Sistergirls and brotherboys are terms used in the Aboriginal community to describe being trans in a way specific to Indigenous folks. Jess Jones caught up with three trans people from different Aboriginal backgrounds to chat about life.

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The most famous Indigenous trans folks may be the Tiwi Islands sistergirls, who made their Mardi Gras debut in Sydney this year. But sistergirls and brotherboys live in cities and towns all around Australia.

Lisa is a sistergirl in her fifties, a Worimi woman from the Port Stephens area in New South Wales. She had a strong sense of gender identity from an early age.

“I officially transitioned when I was fifteen or sixteen, but before that I was already dressing as female,” she says.

Lisa is active in the LGBTI community, and runs the Facebook group Sistergirls & Brotherboys Australia.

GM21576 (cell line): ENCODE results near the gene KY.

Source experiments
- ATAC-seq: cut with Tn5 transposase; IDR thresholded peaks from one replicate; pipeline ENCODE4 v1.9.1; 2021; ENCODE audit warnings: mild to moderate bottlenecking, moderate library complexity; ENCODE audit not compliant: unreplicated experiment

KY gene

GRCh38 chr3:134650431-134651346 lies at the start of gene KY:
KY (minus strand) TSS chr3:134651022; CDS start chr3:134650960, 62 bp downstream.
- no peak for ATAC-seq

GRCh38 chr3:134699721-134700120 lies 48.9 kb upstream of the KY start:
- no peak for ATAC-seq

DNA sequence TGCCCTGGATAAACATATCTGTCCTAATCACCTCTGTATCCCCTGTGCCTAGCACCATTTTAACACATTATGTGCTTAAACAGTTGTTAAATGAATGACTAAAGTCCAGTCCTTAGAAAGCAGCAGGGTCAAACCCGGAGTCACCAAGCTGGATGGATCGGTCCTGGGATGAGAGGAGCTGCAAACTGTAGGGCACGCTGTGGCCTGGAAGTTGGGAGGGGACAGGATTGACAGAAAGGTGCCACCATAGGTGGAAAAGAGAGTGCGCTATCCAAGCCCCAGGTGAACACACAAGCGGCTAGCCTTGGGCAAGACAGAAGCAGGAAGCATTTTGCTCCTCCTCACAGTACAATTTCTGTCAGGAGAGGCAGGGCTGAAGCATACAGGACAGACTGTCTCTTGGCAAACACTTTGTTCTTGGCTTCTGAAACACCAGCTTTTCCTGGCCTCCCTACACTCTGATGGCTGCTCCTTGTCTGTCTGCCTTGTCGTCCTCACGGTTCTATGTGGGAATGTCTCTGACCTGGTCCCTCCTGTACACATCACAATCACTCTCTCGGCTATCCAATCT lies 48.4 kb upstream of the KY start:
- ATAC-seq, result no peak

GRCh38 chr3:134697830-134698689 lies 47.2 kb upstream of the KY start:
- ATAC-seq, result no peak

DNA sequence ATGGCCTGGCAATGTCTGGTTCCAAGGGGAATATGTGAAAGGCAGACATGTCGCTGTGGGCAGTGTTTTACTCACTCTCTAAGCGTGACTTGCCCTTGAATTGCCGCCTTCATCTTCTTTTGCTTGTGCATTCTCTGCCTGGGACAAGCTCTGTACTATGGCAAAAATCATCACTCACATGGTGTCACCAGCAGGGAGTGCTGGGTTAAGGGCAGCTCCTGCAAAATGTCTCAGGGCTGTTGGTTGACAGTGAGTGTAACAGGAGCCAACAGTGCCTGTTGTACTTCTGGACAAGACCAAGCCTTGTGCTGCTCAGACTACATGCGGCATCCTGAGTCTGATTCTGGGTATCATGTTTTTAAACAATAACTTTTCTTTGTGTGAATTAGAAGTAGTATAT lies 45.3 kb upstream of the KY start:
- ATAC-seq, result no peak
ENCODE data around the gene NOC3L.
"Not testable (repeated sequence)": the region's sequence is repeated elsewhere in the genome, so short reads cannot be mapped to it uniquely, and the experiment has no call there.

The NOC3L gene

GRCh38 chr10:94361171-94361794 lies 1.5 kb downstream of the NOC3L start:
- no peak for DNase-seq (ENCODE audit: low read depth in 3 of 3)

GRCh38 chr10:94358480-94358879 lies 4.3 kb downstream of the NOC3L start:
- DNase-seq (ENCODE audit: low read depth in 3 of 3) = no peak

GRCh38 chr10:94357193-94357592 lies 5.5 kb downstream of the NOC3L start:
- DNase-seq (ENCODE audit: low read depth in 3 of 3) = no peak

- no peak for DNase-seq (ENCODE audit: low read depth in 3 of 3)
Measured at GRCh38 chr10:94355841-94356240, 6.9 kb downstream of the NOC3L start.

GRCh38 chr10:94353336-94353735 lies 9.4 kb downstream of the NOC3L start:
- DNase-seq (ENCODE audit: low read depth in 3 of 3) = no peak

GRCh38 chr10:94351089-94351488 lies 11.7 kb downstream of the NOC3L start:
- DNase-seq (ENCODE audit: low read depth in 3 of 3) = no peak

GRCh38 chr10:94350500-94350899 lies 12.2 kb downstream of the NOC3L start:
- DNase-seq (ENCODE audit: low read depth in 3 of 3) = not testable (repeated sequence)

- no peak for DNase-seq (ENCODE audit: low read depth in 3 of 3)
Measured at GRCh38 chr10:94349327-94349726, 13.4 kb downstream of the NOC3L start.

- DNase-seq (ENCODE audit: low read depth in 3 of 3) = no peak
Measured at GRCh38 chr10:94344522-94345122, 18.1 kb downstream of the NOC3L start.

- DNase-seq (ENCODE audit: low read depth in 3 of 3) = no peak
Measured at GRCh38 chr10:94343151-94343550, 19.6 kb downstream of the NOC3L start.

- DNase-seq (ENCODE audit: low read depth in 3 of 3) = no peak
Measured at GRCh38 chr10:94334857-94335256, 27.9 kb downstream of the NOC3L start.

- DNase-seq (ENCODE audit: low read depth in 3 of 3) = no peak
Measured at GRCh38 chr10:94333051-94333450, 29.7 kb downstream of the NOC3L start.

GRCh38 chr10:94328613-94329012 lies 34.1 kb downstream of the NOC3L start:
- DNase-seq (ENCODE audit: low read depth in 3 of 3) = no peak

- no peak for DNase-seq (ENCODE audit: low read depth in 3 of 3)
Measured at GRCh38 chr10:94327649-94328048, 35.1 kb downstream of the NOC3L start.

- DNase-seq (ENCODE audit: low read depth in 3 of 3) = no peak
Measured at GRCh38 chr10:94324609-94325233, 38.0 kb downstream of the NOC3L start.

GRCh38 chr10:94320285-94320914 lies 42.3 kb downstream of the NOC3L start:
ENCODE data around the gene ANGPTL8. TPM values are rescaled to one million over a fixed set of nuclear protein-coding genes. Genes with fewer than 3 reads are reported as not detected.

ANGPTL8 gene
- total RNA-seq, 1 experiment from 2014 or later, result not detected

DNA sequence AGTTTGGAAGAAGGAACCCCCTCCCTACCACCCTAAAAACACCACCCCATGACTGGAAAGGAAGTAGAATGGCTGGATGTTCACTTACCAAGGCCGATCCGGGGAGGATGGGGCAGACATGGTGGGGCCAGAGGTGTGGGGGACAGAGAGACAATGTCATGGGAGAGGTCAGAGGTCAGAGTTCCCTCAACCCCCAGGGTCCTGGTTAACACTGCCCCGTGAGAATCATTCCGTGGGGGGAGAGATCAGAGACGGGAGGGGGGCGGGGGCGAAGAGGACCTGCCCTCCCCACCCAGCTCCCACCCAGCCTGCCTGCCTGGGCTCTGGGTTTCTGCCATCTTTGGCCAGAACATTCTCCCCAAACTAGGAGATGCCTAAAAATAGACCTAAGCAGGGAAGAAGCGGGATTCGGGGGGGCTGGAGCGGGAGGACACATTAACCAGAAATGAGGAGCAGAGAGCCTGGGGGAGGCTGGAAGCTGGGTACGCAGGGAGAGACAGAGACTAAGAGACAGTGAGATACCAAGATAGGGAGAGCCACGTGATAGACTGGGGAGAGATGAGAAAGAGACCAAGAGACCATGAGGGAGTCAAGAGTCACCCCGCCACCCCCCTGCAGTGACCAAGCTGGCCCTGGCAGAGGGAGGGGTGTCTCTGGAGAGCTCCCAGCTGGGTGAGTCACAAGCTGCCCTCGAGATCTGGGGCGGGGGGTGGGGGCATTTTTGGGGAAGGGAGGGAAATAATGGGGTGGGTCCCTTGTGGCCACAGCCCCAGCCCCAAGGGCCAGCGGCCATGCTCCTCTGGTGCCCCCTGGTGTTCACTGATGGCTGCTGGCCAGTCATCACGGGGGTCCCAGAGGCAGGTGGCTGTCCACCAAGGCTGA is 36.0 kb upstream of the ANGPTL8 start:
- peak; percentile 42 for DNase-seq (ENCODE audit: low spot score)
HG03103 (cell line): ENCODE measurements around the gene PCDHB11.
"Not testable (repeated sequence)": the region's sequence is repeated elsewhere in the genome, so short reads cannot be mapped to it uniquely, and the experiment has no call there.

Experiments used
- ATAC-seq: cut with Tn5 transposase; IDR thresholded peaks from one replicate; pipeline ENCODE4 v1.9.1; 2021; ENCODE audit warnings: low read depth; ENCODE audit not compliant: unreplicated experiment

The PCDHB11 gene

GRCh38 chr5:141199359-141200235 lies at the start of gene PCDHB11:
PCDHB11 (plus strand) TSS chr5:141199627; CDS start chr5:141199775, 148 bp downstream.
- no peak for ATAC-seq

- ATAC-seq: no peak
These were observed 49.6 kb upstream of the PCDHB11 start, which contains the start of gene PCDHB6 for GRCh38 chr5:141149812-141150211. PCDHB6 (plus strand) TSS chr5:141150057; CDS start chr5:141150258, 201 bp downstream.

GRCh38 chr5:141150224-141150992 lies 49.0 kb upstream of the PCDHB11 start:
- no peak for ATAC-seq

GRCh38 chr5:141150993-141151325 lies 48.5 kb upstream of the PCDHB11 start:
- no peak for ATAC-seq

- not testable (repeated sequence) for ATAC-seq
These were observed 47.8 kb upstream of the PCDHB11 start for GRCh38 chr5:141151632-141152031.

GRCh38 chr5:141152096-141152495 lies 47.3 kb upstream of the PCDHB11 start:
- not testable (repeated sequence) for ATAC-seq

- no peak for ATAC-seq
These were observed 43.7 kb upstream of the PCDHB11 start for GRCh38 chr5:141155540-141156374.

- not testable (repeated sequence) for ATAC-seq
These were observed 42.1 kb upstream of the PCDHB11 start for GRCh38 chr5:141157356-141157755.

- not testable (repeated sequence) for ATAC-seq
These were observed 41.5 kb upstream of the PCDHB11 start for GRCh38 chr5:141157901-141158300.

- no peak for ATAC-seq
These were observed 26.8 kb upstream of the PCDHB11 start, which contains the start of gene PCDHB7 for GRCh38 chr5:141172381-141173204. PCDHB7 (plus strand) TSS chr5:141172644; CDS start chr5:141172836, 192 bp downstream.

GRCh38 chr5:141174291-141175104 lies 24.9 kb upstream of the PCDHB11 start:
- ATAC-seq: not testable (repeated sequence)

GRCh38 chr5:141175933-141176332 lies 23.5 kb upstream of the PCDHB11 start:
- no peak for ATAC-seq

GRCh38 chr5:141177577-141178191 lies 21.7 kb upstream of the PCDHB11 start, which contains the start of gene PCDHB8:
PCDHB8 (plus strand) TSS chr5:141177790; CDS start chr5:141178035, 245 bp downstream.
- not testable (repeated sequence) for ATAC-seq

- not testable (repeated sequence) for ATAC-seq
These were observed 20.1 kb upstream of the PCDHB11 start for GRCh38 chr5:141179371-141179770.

Her home in the Northern Rivers region of New South Wales is a town with other Indigenous trans people too. She says one of the biggest misconceptions is that sistergirls only come from the Northern Territory.

Lisa believes the biggest issue is discrimination, and recounts a time last year when she had to report an assault to the police.

She was told that she would have to report the assault using her old name, which she changed over 30 years ago – effectively outing her as trans to her attacker and putting her in further danger.

After a number of weeks, the issue was resolved and Lisa was finally able to complete the paperwork with her correct details.

“The issue was them just not caring,” says Lisa. “It was really transphobic and horrible.”

Another significant issue Lisa sees for sistergirls is isolation, and access to community and services, particularly for those in rural areas.

“A lot of them don’t have access to hormones, so if they present at a women’s shelter they may not be allowed in, for example,” she says.

“And for anyone remote, a lot of them go into Aboriginal Medical Services that just aren’t equipped for dealing with gender issues. A lot of work needs to be done.